The future, like the unconscious mind, is unknowable directly. We can only get at it obliquely. Science Fiction is a kind of therapy we can use to plumb our depths.
Science Fiction is uniquely suited to diagnosing our societal ills.
We recognize the power of this utility, and pledge to use it responsibly and to its full potential. While we’re wary of becoming what Vonnegut called “Royal Astronomers” – cynical doomsayers with axes to grind – we’re just as fearful of the opposite. We feel there’s more utility in self-examination than in self-congratulation.
Science Fiction literalizes the figurative.
A lover’s cold and unapproachable heart becomes, in Science Fiction, an artificial heart, a thing of glass and wire and circuitry.
There is no ‘idea science fiction’ anymore. The future is impersonal, but our struggle with it is deeply personal.
Technology in science fiction should be deployed in order to bring greater depth and visibility to the characters.
Science Fiction need not limit itself to writing about plausible future scenarios; any scenario that is either plausible or karmically appropriate shall be considered SF, as the technical aspect of the craft involves extrapolation. We want to tell you more than what we think the future will be like: let’s talk about the future we have earned through our mindless exploitation of the present.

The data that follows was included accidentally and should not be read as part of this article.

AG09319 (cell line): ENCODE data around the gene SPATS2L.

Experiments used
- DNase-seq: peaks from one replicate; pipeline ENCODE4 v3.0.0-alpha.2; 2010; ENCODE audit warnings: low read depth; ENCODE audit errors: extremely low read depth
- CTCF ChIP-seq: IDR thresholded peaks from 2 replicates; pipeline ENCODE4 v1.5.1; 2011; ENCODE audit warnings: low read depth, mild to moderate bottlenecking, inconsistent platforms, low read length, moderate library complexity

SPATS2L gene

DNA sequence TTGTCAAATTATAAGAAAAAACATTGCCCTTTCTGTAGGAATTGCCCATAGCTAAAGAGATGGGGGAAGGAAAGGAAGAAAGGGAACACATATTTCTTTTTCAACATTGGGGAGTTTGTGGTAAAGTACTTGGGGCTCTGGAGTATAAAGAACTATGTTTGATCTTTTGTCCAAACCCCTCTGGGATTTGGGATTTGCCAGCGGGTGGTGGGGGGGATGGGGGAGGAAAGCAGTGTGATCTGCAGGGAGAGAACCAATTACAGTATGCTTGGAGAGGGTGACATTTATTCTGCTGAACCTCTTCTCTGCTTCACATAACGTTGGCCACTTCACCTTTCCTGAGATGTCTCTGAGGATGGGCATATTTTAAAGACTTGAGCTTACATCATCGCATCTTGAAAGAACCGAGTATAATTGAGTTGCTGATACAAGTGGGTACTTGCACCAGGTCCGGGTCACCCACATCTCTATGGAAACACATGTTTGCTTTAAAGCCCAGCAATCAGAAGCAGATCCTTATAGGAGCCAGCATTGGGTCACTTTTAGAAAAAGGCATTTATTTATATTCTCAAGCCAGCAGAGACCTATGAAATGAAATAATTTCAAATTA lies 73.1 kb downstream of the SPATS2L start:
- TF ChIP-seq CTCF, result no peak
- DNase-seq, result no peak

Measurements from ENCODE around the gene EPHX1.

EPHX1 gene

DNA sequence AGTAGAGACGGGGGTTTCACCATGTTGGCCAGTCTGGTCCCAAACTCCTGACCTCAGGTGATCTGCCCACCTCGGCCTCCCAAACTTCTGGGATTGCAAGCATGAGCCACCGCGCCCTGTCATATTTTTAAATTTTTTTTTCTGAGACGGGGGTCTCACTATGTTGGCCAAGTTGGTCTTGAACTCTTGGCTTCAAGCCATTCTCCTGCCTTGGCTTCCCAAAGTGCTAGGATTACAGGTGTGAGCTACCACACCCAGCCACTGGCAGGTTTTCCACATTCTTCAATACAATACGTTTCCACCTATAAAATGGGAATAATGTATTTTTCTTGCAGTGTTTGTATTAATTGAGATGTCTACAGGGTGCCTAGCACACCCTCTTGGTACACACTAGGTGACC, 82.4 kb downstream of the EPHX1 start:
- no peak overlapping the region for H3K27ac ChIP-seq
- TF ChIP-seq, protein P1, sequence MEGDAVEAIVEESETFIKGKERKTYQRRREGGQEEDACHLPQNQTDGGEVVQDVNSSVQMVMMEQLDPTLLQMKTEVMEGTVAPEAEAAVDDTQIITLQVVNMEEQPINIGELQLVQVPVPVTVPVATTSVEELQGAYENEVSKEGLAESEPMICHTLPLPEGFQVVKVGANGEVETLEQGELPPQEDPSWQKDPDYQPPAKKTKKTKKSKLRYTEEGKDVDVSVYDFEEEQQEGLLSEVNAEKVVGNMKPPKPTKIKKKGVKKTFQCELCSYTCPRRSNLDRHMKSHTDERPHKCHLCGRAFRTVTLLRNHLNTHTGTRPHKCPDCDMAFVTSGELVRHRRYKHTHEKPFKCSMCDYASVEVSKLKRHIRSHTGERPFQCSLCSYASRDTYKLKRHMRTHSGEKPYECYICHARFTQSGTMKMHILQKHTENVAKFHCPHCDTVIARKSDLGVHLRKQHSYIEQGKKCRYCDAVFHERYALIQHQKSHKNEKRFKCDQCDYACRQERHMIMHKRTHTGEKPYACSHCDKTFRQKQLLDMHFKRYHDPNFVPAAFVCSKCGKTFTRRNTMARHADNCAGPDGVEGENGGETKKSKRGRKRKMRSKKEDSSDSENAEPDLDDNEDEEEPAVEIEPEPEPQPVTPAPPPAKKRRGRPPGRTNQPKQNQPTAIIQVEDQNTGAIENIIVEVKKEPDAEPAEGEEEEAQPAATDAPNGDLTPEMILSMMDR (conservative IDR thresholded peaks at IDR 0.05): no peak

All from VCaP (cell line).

Science Fiction is Experiential and Ontological
Ultimately all knowledge of the Universe is filtered through our perception – therefore the ultimate science fiction story really is a human story, about the act of discovery, rather than the discovery
itself.
Science Fiction should be concerned with the process of trying to understand the Universe (and our place in it), rather than with the Universe itself. We have no perception without conception.
Consensual reality is fading quickly, replaced by windowless monads, individual realities. In consensual reality’s place is emerging a multi-verse – a set of realities, each grounded in an individual consciousness, which offer up a notion of reality uniquely formed to/by the psychology of the individual.These realities, it turns out, are as mutually exclusive as the ‘alternate dimensions’ of traditional SF.
We are not optimistic about humanity’s future.
We’re not going to call the game early, but we do know this: progress-mongering and optimistic feel-goodery doesn’t suit this medium. We’ve been beating the drums of development for too long. What we need now is refinement, awareness, and the capacity for harsh self-evaluation.